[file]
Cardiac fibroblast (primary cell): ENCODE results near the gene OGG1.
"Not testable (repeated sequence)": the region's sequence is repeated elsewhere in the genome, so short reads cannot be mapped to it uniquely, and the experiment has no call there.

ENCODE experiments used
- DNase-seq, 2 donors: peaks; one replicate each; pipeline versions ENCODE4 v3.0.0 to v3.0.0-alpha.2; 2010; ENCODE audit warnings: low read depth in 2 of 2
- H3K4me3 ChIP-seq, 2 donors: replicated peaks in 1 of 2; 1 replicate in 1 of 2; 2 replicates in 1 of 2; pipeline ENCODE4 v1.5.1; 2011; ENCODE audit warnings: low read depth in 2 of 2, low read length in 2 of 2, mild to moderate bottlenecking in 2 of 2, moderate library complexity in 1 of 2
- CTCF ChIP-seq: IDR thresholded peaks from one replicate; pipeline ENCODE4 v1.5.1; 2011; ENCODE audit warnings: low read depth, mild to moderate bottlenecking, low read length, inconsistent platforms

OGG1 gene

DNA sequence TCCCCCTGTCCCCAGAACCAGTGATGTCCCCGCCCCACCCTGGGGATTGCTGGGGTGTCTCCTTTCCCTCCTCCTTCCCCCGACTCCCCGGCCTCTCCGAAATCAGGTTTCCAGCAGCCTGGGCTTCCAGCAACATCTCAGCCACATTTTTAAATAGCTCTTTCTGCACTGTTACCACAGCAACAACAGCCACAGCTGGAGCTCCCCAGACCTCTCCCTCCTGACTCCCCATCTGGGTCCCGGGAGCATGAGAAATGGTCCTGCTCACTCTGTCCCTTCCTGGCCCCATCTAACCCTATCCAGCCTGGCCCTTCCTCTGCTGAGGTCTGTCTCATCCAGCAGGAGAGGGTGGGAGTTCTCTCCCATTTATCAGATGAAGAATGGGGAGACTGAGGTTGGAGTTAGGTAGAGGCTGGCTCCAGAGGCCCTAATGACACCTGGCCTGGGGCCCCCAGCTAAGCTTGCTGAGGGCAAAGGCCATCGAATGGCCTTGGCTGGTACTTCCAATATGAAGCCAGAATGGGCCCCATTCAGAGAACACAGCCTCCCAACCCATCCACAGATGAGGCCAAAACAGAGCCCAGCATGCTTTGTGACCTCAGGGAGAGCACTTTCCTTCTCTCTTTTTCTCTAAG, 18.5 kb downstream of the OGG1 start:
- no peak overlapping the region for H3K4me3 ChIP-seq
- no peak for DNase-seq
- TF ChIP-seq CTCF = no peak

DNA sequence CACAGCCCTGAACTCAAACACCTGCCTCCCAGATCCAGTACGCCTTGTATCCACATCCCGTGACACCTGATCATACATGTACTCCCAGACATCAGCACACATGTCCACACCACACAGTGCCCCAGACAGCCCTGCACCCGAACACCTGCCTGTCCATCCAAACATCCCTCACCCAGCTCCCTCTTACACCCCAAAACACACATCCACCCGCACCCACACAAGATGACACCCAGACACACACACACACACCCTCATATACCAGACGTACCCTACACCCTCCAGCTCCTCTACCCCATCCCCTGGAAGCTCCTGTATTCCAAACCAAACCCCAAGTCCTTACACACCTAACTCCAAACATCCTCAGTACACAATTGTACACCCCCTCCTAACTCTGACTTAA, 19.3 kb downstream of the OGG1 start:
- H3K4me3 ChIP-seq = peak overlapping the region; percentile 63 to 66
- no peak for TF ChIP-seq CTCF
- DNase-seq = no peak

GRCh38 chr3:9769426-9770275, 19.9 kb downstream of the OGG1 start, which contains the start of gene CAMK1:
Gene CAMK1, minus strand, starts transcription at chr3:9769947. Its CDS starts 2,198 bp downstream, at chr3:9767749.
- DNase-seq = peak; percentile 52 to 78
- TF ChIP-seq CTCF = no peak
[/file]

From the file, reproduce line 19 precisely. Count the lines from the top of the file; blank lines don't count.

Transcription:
- TF ChIP-seq CTCF = no peak